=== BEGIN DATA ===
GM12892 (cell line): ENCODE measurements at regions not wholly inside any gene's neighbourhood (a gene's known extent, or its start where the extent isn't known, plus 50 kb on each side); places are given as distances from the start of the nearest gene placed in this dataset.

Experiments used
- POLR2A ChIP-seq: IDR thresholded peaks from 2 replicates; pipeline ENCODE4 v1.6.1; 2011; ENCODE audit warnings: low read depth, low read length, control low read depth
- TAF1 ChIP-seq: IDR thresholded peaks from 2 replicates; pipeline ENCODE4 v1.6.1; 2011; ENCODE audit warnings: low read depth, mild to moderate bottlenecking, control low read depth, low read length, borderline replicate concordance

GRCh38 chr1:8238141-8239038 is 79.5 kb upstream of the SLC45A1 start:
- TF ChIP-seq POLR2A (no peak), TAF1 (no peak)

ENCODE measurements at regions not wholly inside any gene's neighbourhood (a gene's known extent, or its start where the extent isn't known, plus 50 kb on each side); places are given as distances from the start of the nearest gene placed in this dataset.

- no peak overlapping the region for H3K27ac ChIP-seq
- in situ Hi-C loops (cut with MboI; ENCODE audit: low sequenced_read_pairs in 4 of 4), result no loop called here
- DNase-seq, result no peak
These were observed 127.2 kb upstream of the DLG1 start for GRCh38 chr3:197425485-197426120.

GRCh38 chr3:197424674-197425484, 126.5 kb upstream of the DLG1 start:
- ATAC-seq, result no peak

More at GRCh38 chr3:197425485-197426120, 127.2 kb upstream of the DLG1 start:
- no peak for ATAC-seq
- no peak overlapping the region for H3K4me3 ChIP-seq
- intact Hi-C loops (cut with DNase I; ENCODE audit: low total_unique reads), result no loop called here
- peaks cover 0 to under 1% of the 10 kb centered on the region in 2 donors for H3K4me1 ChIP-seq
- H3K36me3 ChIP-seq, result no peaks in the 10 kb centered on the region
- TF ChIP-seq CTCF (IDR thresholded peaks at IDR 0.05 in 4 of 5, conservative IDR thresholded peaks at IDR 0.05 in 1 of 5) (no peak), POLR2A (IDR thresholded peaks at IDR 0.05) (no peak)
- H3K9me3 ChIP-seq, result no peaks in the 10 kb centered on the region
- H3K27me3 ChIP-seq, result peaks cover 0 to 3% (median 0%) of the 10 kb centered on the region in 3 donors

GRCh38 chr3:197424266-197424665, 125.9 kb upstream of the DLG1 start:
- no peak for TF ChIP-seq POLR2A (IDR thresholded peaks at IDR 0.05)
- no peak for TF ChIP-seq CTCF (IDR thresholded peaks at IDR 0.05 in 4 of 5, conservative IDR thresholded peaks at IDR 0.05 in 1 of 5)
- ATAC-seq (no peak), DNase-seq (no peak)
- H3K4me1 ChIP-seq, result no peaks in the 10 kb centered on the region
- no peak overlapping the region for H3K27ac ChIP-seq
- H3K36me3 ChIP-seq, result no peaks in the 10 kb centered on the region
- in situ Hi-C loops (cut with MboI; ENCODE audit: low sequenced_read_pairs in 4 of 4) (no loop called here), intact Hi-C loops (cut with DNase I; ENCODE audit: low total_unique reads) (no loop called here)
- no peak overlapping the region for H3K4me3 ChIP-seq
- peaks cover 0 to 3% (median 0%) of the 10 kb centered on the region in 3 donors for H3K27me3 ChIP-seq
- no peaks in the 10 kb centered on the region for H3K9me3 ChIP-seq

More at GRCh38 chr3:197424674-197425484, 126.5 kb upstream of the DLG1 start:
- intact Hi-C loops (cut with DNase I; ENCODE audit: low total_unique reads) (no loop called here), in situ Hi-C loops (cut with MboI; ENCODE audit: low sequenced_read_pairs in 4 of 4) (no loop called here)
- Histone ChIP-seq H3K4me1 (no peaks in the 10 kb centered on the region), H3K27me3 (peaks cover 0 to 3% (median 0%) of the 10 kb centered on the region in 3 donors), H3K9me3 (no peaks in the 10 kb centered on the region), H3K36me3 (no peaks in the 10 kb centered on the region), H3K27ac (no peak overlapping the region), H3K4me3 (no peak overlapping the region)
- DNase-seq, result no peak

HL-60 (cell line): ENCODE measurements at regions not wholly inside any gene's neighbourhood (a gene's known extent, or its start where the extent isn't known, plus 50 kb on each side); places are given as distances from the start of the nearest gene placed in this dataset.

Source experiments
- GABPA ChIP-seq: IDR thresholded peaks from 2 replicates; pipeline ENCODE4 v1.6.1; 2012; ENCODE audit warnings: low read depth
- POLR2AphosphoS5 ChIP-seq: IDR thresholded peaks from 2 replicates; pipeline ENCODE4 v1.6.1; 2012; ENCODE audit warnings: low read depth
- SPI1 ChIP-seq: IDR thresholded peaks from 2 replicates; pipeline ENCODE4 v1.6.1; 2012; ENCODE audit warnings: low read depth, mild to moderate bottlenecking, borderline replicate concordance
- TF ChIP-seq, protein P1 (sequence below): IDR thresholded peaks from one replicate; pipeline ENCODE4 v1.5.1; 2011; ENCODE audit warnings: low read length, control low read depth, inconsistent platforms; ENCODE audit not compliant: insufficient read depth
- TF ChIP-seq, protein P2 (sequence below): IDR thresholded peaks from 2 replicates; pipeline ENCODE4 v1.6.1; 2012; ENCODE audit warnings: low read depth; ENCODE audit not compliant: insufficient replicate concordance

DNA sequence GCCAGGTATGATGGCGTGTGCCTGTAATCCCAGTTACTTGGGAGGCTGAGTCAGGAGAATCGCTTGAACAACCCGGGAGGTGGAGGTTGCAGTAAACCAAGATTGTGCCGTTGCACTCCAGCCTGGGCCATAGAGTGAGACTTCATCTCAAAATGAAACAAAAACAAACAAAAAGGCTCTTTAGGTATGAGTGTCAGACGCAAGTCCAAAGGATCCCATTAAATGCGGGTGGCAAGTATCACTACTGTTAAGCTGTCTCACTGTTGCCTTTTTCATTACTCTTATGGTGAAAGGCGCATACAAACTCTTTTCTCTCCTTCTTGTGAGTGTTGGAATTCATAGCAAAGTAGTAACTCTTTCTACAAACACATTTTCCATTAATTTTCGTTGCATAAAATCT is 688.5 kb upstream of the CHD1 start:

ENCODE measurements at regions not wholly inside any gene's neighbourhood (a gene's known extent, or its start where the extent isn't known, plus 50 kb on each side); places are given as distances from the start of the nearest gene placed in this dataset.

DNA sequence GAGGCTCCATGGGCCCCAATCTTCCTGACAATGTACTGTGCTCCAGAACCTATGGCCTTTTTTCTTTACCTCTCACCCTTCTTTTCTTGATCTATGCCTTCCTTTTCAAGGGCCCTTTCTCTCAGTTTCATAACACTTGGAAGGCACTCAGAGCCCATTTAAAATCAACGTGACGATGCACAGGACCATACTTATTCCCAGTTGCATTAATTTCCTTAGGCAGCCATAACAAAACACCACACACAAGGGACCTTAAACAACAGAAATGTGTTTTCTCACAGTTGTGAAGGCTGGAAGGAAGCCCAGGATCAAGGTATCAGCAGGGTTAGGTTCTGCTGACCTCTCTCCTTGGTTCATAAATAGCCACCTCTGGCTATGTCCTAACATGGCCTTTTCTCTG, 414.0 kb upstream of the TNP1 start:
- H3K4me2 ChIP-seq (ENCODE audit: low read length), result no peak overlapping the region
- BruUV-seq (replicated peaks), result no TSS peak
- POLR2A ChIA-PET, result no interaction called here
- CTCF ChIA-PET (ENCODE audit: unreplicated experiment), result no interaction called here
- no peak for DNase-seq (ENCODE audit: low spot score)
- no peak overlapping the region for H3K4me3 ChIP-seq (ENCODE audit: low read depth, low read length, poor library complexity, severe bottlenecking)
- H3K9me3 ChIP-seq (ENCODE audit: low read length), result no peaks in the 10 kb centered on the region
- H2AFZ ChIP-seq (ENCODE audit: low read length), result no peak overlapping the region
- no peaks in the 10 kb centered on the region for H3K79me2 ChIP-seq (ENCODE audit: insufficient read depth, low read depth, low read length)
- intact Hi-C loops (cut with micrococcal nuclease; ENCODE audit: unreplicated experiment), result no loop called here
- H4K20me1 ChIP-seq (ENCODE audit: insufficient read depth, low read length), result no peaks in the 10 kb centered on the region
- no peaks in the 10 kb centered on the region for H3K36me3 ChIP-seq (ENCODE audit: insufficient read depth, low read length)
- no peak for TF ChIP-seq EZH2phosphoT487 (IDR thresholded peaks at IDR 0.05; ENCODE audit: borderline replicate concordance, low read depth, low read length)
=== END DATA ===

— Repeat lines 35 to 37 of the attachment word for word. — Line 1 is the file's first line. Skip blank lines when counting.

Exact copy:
- intact Hi-C loops (cut with DNase I; ENCODE audit: low total_unique reads) (no loop called here), in situ Hi-C loops (cut with MboI; ENCODE audit: low sequenced_read_pairs in 4 of 4) (no loop called here)
- Histone ChIP-seq H3K4me1 (no peaks in the 10 kb centered on the region), H3K27me3 (peaks cover 0 to 3% (median 0%) of the 10 kb centered on the region in 3 donors), H3K9me3 (no peaks in the 10 kb centered on the region), H3K36me3 (no peaks in the 10 kb centered on the region), H3K27ac (no peak overlapping the region), H3K4me3 (no peak overlapping the region)
- DNase-seq, result no peak